- Think positively: We won’t become positive thinkers overnight, but keeping a gratitude journal, repeating positive affirmations or even doing a small thing that makes us happy every day can have unbelievable results in our mental health.
Misinformation and disinformation can travel faster than a speeding car in times of panic. Images get distorted, old videos get taken out of context, and people share whatever strikes them with their family, friends and colleagues. Repetition, retweets and shares of disinformation can create a scary phenomenon that persuades people to believe things that they know not to be true.
Follow these three tips when sharing information on social media:
- Verify images and videos: Many pictures and videos shared on social media are miscaptioned, edited and identified incorrectly. Before sharing or validating any content, it’s important to verify the image through a reverse Google search, identify the source and its origin—perhaps even searching for other sources from eyewitnesses standing nearby.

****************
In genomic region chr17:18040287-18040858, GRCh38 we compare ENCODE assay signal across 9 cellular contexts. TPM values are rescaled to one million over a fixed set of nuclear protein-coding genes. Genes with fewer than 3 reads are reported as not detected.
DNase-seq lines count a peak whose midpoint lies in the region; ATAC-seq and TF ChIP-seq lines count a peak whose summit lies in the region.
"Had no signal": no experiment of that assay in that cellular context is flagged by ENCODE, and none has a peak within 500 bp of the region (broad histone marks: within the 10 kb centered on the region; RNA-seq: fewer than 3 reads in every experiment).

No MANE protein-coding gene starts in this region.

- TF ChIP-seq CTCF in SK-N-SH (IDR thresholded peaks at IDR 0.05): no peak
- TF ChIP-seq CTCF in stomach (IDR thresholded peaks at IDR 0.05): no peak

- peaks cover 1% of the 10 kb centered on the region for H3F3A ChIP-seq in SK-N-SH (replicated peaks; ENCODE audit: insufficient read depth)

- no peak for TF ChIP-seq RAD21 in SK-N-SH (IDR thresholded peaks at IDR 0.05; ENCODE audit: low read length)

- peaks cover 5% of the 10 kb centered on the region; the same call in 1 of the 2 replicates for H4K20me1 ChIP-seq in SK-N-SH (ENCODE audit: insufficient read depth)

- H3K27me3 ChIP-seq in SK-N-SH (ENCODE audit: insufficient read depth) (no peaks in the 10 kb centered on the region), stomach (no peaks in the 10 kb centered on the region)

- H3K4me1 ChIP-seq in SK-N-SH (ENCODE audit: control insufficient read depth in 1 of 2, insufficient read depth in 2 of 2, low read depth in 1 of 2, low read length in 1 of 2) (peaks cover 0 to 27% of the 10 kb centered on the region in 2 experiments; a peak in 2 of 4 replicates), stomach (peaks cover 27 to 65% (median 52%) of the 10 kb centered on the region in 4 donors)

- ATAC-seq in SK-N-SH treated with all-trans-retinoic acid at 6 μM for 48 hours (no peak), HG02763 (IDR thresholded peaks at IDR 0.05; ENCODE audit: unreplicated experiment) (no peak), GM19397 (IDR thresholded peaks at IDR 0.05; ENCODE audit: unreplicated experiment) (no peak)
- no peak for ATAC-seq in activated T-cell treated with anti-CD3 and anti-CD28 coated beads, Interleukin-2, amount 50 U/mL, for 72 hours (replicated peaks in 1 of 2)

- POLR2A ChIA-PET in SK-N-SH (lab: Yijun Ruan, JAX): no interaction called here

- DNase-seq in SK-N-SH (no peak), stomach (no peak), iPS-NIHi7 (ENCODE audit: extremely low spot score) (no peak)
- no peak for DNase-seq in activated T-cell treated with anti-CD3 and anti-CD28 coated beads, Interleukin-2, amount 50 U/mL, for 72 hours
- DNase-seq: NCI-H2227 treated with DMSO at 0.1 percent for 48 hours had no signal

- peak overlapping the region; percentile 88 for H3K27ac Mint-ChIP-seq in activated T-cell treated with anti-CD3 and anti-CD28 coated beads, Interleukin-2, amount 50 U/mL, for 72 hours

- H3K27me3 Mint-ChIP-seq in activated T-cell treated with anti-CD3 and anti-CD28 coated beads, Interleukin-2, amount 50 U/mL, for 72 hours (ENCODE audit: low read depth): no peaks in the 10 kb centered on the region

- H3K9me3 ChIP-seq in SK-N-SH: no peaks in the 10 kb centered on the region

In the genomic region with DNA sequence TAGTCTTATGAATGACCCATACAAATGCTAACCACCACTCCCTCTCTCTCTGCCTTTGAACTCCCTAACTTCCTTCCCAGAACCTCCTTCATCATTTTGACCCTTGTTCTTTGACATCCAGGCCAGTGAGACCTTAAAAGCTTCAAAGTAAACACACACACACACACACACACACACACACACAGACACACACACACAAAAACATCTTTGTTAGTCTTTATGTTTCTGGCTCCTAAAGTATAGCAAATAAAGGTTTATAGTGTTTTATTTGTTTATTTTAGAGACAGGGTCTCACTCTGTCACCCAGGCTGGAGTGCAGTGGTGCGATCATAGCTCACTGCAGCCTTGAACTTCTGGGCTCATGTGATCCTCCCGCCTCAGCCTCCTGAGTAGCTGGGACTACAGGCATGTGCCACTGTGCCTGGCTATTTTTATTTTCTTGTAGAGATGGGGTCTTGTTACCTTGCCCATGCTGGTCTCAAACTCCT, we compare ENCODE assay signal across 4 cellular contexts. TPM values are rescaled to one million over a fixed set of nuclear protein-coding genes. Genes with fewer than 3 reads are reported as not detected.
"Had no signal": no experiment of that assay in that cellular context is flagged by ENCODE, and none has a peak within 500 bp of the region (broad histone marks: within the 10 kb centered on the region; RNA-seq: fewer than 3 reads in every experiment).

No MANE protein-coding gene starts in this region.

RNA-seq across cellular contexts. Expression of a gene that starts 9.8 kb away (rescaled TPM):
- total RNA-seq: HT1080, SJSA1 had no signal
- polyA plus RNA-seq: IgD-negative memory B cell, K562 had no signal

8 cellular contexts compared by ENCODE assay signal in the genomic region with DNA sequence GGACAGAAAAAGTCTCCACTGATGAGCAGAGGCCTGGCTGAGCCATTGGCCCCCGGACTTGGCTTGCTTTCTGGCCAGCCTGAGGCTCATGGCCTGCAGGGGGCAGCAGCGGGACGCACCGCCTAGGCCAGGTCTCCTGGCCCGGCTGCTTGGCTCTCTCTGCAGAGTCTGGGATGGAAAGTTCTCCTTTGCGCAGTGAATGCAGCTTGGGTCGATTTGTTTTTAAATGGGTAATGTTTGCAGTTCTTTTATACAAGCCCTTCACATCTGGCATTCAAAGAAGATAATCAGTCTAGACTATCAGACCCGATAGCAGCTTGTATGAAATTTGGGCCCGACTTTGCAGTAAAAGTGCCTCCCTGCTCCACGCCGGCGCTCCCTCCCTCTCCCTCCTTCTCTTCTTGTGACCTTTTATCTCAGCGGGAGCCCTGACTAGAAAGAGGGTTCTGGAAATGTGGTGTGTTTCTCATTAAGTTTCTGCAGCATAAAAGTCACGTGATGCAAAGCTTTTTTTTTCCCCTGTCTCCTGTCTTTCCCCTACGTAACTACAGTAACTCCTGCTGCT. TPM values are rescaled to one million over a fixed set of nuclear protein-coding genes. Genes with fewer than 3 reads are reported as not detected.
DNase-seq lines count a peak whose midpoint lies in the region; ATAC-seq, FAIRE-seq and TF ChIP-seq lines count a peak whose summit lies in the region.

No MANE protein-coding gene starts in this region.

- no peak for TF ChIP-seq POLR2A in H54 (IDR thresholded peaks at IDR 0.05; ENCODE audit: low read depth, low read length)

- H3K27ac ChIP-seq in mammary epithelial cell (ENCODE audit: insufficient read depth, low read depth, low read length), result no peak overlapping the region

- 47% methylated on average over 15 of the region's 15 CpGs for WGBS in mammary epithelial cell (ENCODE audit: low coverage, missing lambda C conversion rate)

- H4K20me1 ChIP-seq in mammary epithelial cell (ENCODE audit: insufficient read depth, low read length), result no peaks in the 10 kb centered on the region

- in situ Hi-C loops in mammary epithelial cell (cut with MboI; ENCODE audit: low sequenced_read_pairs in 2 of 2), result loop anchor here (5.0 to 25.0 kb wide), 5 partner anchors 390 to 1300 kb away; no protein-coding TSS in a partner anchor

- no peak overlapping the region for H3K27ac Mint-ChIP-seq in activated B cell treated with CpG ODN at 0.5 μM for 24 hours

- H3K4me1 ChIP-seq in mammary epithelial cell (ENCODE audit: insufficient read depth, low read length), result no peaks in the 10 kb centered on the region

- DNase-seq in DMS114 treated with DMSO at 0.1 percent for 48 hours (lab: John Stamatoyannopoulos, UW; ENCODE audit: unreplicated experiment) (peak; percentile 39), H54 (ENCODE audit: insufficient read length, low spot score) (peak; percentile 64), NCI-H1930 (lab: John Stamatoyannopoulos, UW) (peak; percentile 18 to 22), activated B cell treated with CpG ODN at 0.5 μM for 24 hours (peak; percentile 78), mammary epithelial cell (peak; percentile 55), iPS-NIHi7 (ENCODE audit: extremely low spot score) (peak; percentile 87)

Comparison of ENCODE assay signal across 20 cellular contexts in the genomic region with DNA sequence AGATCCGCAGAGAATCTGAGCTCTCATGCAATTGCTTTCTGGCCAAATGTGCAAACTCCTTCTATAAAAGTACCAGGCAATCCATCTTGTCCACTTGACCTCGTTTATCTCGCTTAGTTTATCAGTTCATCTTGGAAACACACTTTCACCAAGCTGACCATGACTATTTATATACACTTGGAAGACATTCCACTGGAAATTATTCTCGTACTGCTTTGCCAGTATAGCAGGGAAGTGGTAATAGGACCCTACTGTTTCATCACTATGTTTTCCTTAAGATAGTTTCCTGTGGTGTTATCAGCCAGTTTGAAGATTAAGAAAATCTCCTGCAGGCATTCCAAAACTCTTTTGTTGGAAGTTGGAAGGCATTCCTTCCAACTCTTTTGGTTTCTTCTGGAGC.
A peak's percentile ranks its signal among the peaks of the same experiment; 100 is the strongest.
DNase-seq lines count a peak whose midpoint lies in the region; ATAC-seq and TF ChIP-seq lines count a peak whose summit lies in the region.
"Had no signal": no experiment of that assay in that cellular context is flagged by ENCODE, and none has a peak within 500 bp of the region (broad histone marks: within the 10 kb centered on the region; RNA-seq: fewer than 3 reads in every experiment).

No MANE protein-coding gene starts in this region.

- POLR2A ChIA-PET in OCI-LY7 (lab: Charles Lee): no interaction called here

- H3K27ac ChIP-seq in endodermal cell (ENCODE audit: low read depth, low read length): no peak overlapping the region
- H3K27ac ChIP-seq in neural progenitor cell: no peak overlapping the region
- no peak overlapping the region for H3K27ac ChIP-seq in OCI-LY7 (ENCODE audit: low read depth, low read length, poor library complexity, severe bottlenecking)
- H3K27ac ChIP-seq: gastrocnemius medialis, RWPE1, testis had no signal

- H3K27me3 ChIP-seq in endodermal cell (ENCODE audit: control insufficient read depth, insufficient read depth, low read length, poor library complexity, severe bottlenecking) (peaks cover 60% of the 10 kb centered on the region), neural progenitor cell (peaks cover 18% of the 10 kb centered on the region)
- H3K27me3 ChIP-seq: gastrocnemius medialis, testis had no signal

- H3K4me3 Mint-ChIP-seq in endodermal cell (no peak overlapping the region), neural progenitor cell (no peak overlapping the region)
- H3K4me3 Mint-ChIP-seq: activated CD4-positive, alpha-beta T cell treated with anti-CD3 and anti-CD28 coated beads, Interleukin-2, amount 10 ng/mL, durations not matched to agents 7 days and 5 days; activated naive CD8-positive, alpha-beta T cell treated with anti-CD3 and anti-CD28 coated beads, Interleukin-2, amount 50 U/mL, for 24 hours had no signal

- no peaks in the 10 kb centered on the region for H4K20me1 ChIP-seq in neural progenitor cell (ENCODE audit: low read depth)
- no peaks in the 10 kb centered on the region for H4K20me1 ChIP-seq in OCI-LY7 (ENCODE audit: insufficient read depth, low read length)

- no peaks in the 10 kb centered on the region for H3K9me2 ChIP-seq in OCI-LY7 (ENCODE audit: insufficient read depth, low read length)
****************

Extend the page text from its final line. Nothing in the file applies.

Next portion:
- Verify email addresses and social media accounts: Make sure you are interacting with individuals you know and/or you can confirm that the email address truly belongs to that individual. In addition, recently-opened accounts on Facebook and Twitter should send red flags that the accounts need to be verified.
- Verify sources: Fake news sites have become scarily common — they fool the public and even some journalists. These sites use names that are similar to legit news publications, a strategy to elevate misinformation and propaganda. Always double-check your sources before sharing information you didn’t get firsthand.
More Useful Resources:
Messaging on Violence (Election SOS): Includes a very insightful conversation with Dorothy Tucker, president of National Association of Black Journalists, on what to call the events of January 6, messaging tips for supporting peace, and how to describe and contextualize the people who were involved in violent acts.
10 Questions to Ask Before Covering Misinformation (First Draft): Offers a list of questions that range from who your target audience is to when and how to write corrections and what the best publication strategy may be.
Journalists in DC (Poynter): Includes a regularly updated list of most of the journalists on the ground covering events in D.C.